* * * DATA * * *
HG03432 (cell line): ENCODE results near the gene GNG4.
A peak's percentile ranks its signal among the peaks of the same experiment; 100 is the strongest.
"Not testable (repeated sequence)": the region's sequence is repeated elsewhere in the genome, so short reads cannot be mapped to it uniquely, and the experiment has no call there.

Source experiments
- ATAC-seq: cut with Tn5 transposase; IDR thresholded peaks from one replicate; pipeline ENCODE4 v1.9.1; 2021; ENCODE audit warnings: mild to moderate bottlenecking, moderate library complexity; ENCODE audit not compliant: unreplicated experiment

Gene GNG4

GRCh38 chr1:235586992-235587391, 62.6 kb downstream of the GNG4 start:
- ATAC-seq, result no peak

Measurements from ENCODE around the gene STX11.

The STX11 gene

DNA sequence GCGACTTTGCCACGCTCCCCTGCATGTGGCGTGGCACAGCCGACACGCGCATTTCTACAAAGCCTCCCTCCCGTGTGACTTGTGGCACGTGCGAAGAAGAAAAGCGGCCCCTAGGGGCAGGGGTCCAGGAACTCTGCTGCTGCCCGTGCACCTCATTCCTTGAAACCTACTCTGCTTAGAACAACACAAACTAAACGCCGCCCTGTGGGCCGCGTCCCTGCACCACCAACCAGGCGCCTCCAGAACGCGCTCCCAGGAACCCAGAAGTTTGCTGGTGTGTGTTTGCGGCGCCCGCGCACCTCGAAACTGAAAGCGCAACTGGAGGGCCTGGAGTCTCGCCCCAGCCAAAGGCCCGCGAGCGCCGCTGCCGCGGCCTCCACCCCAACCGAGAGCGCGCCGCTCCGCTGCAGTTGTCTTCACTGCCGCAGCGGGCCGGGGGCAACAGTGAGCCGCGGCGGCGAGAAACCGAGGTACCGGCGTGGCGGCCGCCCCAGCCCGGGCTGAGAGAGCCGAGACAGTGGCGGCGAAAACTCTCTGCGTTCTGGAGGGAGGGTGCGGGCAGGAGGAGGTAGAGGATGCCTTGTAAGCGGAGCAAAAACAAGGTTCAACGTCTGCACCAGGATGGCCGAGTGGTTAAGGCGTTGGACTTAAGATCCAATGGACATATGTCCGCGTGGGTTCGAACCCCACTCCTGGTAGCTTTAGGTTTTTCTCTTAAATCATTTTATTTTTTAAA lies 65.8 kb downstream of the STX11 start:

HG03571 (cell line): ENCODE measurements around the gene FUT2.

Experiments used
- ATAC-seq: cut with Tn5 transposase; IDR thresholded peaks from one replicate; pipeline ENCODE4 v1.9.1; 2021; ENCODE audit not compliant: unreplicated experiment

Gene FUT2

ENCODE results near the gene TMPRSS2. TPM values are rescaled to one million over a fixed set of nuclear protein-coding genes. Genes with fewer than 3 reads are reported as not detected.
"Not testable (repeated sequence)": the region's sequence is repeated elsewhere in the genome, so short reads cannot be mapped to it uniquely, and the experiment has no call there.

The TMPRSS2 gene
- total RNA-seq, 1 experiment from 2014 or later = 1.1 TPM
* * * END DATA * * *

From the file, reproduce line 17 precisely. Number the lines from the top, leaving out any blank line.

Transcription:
"Not testable (repeated sequence)": the region's sequence is repeated elsewhere in the genome, so short reads cannot be mapped to it uniquely, and the experiment has no call there.